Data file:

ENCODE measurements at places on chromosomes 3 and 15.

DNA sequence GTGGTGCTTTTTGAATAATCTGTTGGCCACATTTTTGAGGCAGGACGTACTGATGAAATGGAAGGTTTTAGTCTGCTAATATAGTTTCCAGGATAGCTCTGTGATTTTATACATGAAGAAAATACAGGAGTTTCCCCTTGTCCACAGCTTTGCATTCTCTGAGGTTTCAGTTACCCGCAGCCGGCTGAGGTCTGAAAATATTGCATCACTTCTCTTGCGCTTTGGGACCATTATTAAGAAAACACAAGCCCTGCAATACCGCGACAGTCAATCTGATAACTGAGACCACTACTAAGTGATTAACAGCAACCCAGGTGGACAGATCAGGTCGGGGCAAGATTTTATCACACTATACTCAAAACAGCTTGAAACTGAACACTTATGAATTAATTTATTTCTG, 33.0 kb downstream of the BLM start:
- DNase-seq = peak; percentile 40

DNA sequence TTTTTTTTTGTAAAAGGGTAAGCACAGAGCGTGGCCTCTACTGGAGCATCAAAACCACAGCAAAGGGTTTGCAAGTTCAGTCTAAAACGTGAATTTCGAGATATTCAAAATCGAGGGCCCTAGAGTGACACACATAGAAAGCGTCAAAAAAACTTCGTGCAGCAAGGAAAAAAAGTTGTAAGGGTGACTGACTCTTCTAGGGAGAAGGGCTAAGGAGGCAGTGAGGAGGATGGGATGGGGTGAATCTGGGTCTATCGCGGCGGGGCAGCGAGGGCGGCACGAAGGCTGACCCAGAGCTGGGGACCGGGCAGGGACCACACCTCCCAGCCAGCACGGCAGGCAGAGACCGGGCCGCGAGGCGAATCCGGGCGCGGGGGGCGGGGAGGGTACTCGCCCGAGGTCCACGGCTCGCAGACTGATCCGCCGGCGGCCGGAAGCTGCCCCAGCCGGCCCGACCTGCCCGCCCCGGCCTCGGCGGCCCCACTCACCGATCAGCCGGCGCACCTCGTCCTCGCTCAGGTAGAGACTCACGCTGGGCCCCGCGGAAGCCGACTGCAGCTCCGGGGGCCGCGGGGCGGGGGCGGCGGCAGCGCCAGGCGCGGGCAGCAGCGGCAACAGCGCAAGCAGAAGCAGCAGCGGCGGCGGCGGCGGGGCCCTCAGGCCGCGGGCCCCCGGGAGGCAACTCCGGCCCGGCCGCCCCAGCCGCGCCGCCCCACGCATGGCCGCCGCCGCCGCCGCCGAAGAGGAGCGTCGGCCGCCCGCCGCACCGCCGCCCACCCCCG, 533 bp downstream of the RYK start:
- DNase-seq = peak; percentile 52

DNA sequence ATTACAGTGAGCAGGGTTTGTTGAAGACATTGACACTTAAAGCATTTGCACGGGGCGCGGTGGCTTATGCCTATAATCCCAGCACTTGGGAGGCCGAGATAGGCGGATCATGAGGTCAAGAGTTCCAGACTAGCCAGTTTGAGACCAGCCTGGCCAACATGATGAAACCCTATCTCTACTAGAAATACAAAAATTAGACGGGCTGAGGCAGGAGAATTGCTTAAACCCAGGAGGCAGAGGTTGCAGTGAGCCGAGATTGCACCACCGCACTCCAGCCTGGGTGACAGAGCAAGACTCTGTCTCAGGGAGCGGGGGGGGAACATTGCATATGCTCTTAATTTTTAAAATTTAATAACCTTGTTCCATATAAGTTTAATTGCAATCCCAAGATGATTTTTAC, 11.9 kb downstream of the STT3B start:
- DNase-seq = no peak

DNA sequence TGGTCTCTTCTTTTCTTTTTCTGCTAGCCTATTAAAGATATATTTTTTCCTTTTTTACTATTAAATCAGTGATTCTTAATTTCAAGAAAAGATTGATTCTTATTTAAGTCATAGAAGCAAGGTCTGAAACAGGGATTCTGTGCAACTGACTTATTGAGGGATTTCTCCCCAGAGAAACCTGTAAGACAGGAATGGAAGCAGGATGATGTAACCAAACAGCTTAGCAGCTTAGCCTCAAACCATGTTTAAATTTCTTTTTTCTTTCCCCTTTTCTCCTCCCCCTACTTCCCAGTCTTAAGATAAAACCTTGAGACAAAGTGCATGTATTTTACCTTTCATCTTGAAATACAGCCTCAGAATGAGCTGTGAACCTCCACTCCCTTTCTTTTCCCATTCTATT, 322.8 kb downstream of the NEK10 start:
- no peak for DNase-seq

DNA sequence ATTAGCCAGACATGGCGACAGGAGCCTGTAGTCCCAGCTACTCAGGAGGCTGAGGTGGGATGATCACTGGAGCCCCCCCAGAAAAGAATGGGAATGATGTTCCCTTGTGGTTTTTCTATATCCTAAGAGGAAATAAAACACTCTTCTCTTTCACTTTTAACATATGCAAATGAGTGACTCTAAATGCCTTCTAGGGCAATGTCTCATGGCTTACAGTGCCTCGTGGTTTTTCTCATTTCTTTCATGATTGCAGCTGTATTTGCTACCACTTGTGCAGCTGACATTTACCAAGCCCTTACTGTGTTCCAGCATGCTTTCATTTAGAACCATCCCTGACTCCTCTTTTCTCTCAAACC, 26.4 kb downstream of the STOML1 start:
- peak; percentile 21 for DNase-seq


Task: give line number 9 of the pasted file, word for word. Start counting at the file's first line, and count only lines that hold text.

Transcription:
- no peak for DNase-seq